The Pericles Plan
In 1961 the CIA and army officers conducted extensive enq§iries about voting intentions, and when they had digested the results, they put into operation the ironically-named 'Pericles Plan' to ensure a conservative victory. They located the key marginal constituencies, and organised the systematic intimidation of the voters. The leader of this plot, General Dovas, was then appointed by the king caretaker Prime minister during the voting to ensure fair play. They were assisted in their work by TO┼┴, a group of right-wing officers, mostly former Nazi collaborators, who regarded all non- conservatism as communism. Support for the Karamanlis' right-wing National Radical Union (ERE) in the election was exactly one hundred per cent in the army, while 200,000 fictional voters were conjured into existence to support the right in Athens. Some polling stations did not have voting papers with the names of non-ERE candidates on them. In one village in Crete the ERE candidate received more votes than there were citizens eligible to vote. It is hardly surprising that on 29th October, the ERE won a clear majority of seats in the parliament
The plan backfired. Both centre and left rejected the legitimacy of the resulting government, and criticised the right's subservience to the Americans, its favouritism towards big capitalists, its support for social inequalities, employment of wartime collaborators and repression of dissent.
In 1963 Queen Frederika visited to London. Although the civil war had ended fourteen years before, there were still almost a thousand political prisoners in jail, and nearly a thousand languishing in internal exile. The Welsh wife of prisoner Antonios Ambatielos led demonstrations against her. The 'doughty' Frederika was reduced to bolting into a citizen's house to call the police to rescue her. When Mrs. Ambatielos' cause was taken up by Piraeus ╠Đ Dr. Gregory Lambrakis, back in the safety of Athens, the humiliated Frederika demanded that someone do something about him. Lieutenant General ╠▀ts´§ arranged that when Lambrakis was in Thessaloniki for a Nuclear Disarmament rally, a bunch of thugs would attack him and the police would see nothing. Lambrakis was killed, but embarrassingly, some of his supporters caught one of his attackers. The funeral in Athens was attended by over 100,000 people. ┴ Thessaloniki magistrate, Christos Sartzetakis, later president, tried To get at the truth but he was impeded by the authorities, while several key witnesses 'died in mysterious circumstances.' The major significance of this affair was that it demonstrated to anyone with an open mind that behind the forms of democracy there existed an extreme right-wing 'parastate' of former ═azi collaborators who were prepared To use illegal means, including murder, against all those who threatened the dominance of the court, the army officers and the USA. It revealed the Greek democracy as a Mafia state. It also inspired the foundation of the Lambrakis youth movement under Mikis Theodorakis.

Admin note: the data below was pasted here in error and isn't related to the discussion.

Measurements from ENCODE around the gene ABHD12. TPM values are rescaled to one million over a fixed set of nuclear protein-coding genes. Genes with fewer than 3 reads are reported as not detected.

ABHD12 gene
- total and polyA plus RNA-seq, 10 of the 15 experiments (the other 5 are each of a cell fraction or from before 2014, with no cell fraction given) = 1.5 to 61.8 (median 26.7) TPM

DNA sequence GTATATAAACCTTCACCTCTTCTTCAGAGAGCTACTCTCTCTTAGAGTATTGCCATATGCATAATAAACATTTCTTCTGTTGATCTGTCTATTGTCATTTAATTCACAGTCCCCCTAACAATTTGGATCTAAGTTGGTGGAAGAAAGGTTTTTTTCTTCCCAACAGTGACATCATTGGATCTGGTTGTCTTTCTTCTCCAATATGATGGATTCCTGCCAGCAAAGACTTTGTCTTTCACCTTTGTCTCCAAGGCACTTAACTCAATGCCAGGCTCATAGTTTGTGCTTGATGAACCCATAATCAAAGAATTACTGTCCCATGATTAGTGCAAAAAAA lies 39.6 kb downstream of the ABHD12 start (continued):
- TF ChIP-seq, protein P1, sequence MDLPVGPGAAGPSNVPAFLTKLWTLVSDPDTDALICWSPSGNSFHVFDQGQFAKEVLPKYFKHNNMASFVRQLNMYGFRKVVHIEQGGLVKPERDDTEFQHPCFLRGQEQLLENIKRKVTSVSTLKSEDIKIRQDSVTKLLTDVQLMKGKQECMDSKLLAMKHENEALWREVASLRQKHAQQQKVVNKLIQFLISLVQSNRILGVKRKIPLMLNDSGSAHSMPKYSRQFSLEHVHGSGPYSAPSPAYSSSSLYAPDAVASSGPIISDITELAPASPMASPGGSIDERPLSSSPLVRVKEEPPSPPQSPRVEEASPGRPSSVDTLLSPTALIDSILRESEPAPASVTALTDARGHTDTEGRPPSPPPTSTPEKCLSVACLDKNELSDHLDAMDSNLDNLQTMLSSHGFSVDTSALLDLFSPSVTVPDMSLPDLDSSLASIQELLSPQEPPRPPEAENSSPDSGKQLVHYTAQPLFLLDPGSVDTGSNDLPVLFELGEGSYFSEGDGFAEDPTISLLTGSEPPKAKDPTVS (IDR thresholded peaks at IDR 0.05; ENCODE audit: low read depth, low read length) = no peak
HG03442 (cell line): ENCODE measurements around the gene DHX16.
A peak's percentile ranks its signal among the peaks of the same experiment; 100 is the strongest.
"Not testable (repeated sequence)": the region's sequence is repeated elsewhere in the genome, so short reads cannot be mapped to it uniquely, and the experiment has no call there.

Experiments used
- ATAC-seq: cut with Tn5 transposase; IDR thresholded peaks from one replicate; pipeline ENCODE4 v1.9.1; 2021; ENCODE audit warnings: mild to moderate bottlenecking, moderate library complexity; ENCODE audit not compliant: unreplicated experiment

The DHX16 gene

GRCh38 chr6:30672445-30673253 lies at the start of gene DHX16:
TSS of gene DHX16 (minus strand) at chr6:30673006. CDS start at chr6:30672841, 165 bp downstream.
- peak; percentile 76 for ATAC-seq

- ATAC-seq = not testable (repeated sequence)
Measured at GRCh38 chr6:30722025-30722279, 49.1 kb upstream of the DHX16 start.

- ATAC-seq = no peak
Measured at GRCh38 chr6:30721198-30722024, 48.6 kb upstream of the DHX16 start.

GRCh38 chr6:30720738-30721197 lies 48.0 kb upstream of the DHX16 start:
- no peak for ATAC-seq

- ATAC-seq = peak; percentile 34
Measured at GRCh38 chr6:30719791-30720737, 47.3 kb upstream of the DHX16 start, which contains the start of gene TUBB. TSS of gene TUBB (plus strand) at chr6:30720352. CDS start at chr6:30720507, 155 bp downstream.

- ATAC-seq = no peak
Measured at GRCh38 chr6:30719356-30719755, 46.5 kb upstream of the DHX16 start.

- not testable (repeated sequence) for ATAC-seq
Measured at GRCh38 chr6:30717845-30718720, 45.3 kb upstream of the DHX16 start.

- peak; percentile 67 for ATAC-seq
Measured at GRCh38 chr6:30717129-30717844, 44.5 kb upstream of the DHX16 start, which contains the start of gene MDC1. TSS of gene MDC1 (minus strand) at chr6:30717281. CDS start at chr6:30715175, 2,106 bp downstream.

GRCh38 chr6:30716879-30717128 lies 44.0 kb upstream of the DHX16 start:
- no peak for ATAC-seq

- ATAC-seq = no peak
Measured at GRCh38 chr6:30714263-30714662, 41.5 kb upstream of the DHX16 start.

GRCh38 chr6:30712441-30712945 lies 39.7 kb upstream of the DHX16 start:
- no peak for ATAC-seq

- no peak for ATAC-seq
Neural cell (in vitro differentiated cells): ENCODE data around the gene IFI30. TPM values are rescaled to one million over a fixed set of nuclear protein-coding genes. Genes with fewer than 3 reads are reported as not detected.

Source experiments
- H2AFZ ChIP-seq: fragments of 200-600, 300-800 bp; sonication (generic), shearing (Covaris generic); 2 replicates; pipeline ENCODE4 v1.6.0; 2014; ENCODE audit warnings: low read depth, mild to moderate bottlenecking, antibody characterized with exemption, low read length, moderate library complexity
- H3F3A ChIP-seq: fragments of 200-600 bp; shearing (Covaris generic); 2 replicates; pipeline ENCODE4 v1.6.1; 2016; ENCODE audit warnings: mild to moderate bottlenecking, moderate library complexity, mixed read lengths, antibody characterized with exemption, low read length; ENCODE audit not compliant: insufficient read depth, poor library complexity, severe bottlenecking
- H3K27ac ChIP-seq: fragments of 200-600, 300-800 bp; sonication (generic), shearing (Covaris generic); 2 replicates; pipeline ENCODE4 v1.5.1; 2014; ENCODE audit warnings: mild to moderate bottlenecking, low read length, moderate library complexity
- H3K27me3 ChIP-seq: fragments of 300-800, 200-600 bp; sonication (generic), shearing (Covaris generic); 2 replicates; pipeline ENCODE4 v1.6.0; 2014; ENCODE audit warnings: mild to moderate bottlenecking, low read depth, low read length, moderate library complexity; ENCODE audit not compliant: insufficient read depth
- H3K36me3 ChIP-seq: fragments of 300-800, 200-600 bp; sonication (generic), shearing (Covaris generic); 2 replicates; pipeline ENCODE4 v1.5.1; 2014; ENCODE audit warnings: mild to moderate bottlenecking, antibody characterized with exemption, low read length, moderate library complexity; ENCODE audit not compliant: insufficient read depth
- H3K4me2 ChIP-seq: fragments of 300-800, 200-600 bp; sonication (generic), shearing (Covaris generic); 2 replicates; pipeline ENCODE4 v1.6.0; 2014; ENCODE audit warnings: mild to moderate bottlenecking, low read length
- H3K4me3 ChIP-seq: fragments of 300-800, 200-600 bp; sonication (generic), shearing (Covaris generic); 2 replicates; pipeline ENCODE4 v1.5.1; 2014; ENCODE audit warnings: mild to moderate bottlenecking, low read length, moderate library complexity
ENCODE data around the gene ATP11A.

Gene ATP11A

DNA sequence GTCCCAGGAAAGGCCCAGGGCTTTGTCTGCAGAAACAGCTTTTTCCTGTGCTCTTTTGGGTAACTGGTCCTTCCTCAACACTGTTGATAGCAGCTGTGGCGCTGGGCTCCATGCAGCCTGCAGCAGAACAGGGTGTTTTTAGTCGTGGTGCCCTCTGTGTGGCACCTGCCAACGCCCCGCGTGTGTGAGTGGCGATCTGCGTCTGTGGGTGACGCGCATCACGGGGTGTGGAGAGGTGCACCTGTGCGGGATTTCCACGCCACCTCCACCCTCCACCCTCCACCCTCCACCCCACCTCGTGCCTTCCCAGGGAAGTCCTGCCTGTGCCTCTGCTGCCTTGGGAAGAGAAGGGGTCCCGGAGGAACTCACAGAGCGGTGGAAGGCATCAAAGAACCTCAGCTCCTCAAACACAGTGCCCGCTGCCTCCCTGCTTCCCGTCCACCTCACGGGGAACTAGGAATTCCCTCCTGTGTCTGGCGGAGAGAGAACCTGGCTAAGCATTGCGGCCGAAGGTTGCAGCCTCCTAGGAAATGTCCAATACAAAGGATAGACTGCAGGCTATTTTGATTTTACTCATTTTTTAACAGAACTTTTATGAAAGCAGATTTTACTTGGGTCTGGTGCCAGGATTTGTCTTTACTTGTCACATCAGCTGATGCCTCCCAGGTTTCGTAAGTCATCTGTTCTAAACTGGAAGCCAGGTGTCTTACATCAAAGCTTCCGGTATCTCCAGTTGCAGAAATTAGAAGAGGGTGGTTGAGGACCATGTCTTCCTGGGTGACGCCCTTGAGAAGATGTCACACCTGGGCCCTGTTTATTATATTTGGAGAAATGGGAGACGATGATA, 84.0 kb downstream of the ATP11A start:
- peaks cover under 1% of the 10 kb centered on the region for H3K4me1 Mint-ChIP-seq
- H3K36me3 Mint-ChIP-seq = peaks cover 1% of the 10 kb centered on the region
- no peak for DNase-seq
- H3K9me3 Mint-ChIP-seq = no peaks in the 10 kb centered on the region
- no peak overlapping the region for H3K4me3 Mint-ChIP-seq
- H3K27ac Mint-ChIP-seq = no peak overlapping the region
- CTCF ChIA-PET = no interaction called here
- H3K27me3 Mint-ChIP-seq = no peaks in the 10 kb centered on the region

King Paul and Queen Frederika unwisely decided to return To the UK in 1963, against the advice of Prime Minister Karamanlis. Frustrated at the endless interference of the royal family, Karamanlis resigned and went into exile. Not unexpectedly, the royal visitors were harassed by demonstrators everywhere they went. The leader and deputy leader of the Labour Party boycotted the state dinner in their honour and joined the demonstrators. This convinced many lower rank army officers that while the monarchy was a useful symbol, this weak king and his interfering mother were a liability.
US Control Temporarily Relaxed
Elections in November 1963 were not generally rigged, and Papandreu won the largest number of seats. In February 1964, after a new election, he won a majority. The normal US interference had been reined in by a new ambassador appointed by President Kennedy, Henry Labouisse. He soon transferred CIA station chief Laughlin Campbell out of Greece. When approached by a group of generals asking how he would react to a coup to prevent a Papandreu government, he replied that he was against it. This new 'hands off' approach did not last long.
At Christmas 1963 communal fighting had broken out between Greek and Turkish Cypriots. The British had spying facilities in the Troodos Mountains, and were unwilling to see them threatened. The Johnson administration proposed partition, rejected by Greece on behalf of the majority Greek population. In mid-1964 a proposal was made that Greece give up Kastellorizo. When the Greek ambassador said that the Greek parliament and constitution had not authorised to him to give away parts of his country, President Johnson let the customary cover of diplomacy slip, revealing the realities of US power politics, and yelled: 'Fuck your parliament and your constitution. America is an elephant. Cyprus is a flea. Greece is a flea. If these two fleas continue itching the elephant, they may just get whacked good ...We pay a lot of good American dollars to the Greeks, Mr. Ambassador. If your Prime Minister gives me talk about democracy, parliament and constitution, he, his parliament and his constitution may not last long... Don't forget to tell old Papa-what's-his-name what ╔ told you.' When Athens complained, Johnson rang up the ambassador and threatened him: 'You had no call putting in all them words ╔ used on you. Watch your step.'